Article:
No AccessAmerican Journal of Speech-Language PathologyResearch Article1 Feb 2017

Effect of Dysarthria Type, Speaking Condition, and Listener Age on Speech Intelligibility

    Purpose

    The aim of this study was to examine the effect of loud and slow speech cues on younger and older listeners' comprehension of dysarthric speech, specifically, (a) whether one strategy, as opposed to the other, promoted greater intelligibility gains for different speaker groups; (b) whether older and younger listeners' understandings were differentially affected by these strategies; and (c) which acoustic changes best predicted intelligibility gain in individual speakers.

    Method

    Twenty younger and 40 older listeners completed a perceptual task. Six individuals with dysarthria produced phrases across habitual, loud, and slow conditions. The primary dependent variable was proportion of words correct; follow-up acoustic analyses linked perceptual outcomes to changes in acoustic speech features.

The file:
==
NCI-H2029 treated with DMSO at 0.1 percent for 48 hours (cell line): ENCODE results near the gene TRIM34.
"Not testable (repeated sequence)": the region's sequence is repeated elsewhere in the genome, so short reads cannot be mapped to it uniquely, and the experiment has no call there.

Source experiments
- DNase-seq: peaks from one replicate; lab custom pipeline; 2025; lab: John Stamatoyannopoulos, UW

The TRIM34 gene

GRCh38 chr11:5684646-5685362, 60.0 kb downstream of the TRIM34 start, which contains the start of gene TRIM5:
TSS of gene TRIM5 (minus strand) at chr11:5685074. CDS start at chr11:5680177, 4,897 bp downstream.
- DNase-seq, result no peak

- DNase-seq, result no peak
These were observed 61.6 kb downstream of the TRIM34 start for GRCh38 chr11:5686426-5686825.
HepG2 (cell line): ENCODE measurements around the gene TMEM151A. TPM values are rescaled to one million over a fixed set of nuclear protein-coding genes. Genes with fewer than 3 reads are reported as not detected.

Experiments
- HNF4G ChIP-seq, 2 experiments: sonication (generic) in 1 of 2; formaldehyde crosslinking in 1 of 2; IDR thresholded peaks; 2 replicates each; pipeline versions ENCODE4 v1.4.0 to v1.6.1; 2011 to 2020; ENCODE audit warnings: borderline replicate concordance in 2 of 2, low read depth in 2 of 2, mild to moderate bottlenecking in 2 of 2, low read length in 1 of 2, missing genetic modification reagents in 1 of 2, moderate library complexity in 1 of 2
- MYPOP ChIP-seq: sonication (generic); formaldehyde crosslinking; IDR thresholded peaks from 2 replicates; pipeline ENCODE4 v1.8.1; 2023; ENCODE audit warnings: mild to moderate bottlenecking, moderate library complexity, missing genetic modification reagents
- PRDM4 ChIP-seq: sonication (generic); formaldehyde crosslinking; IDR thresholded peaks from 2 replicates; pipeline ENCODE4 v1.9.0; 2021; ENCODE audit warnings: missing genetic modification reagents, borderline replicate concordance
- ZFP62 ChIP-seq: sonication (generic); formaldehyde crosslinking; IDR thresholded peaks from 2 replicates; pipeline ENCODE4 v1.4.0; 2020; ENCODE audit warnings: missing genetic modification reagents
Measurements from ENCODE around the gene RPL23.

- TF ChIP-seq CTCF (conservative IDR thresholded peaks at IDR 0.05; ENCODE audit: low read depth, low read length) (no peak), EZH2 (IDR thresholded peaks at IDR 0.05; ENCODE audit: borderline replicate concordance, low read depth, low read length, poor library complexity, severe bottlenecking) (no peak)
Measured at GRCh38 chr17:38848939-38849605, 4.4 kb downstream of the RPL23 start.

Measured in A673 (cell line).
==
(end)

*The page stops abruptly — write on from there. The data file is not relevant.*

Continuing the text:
Results

    Regardless of dysarthria type, the loud condition produced significant intelligibility gains. Overall, older listeners' comprehension was reduced relative to younger listeners. Follow-up analysis revealed considerable interspeaker differences in intelligibility outcomes across conditions. Although the most successful speaking mode varied, intelligibility gains were strongly associated with the degree of change participants made to their vowel formants.

    Conclusions

    Perceptual outcomes vary across speaking modes, even when speakers with dysarthria are grouped according to similar perceptual profiles. Further investigation of interspeaker differences is needed to inform individually tailored intervention approaches.

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